Stewardship is both a privilege and a responsibility. God, the creator, chose us and entrusted his creation to our care, that’s a privilege. We bear a great deal of responsibility because the creator himself entrusted us. The parable of the talents in Matthew 25:14–30 is probably the best analogy of what stewardship or caretaking means. Stewardship encompasses everything that we are entrusted with, including money, which is by far the most sought-after resource on earth to own. Only if we knew the truth about the caretaker principle, we would not pursue it with this vigour because we will have to one day give an account of every single rupee or dollar we possess. Our attitude changes the moment we realize, “It’s not my own, I need to give an account.”
There is a difference in the way an owner uses money compared to how a caretaker uses it. Let’s see.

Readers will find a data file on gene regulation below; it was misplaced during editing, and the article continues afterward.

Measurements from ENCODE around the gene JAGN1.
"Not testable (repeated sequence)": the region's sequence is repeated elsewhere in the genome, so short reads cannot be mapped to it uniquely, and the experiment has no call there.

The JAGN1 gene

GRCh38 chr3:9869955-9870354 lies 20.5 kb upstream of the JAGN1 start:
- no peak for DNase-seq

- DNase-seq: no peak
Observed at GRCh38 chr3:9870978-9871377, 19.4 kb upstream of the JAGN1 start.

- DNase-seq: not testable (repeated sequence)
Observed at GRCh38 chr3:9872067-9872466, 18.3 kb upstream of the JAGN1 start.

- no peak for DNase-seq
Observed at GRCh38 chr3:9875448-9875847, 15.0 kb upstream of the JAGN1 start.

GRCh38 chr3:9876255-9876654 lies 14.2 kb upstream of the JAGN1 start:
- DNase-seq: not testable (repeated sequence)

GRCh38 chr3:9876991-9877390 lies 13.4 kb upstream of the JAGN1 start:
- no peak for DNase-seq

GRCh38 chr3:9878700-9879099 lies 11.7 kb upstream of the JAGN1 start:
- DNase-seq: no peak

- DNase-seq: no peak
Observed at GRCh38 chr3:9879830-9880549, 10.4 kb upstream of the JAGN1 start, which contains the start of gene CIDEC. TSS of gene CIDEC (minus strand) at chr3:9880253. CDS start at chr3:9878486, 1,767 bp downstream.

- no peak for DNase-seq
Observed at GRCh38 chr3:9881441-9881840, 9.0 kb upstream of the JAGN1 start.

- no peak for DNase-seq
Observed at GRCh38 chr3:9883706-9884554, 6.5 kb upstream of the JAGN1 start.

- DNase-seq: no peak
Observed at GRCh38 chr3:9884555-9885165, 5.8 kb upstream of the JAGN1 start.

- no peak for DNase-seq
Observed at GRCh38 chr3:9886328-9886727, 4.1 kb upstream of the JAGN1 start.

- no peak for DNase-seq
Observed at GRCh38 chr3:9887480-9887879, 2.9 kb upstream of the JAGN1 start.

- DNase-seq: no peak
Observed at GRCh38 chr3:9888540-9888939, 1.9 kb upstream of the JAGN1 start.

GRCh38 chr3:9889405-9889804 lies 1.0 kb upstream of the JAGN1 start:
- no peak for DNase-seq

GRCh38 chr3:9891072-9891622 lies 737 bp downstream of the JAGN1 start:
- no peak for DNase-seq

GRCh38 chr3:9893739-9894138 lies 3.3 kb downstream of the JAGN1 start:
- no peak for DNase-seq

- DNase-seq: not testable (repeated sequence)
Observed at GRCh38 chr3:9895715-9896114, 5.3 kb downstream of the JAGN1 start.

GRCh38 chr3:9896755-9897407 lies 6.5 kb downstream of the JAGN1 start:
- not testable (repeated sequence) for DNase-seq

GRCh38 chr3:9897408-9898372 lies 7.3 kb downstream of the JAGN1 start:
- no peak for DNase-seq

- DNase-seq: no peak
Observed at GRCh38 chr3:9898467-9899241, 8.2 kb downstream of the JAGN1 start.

As owners, we can spend money on anything we want, as much as we want, without thinking twice about whether it is right or wrong. Who cares? It is our money, and we can spend it on anything as long as it serves our purpose and we have money to spend. However, the moment you become a caretaker, the equation changes.

We cannot spend on anything we want, as much as we want, without thinking twice about whether it is right or wrong
because we need to report to the owner what we spent and why we spent it.

If you remember the parable of the talents, the master asks for the accounts. In the parable of the shrewd manager in Luke 16:1–8, the master asks for the accounts.